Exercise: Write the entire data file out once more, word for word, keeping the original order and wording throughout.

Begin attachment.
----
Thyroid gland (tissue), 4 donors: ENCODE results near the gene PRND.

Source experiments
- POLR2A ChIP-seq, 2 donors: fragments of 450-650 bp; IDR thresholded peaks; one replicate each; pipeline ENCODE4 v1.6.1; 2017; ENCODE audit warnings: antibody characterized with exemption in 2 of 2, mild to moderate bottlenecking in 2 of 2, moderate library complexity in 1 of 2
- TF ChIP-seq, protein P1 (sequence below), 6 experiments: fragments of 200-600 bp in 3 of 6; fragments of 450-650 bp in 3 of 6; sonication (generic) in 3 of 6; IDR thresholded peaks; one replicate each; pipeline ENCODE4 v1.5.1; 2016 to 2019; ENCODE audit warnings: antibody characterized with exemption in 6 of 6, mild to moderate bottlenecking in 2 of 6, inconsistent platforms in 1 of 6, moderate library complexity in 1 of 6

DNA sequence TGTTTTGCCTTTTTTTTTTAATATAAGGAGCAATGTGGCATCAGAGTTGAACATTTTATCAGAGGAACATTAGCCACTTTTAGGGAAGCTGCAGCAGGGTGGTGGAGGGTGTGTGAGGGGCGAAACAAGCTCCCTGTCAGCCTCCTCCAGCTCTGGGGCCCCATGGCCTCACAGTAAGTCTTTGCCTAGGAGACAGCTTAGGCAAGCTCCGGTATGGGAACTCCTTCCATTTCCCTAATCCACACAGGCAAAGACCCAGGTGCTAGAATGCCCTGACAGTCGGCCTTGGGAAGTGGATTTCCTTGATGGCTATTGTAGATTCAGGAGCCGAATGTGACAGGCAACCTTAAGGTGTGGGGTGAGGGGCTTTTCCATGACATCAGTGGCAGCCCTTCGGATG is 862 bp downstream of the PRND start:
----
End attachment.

Thyroid gland (tissue), 4 donors: ENCODE results near the gene PRND.

Source experiments
- POLR2A ChIP-seq, 2 donors: fragments of 450-650 bp; IDR thresholded peaks; one replicate each; pipeline ENCODE4 v1.6.1; 2017; ENCODE audit warnings: antibody characterized with exemption in 2 of 2, mild to moderate bottlenecking in 2 of 2, moderate library complexity in 1 of 2
- TF ChIP-seq, protein P1 (sequence below), 6 experiments: fragments of 200-600 bp in 3 of 6; fragments of 450-650 bp in 3 of 6; sonication (generic) in 3 of 6; IDR thresholded peaks; one replicate each; pipeline ENCODE4 v1.5.1; 2016 to 2019; ENCODE audit warnings: antibody characterized with exemption in 6 of 6, mild to moderate bottlenecking in 2 of 6, inconsistent platforms in 1 of 6, moderate library complexity in 1 of 6

DNA sequence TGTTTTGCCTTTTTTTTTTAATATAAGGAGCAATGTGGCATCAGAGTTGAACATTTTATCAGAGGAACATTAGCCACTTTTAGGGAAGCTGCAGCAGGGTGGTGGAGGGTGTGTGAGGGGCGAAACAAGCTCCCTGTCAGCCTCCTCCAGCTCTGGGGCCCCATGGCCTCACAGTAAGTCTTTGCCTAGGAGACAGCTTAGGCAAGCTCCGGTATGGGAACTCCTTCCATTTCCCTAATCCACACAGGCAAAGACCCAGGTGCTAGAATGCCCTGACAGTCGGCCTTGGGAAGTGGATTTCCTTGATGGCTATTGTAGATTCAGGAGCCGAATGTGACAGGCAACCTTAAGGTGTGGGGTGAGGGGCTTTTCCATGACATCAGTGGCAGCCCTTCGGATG is 862 bp downstream of the PRND start: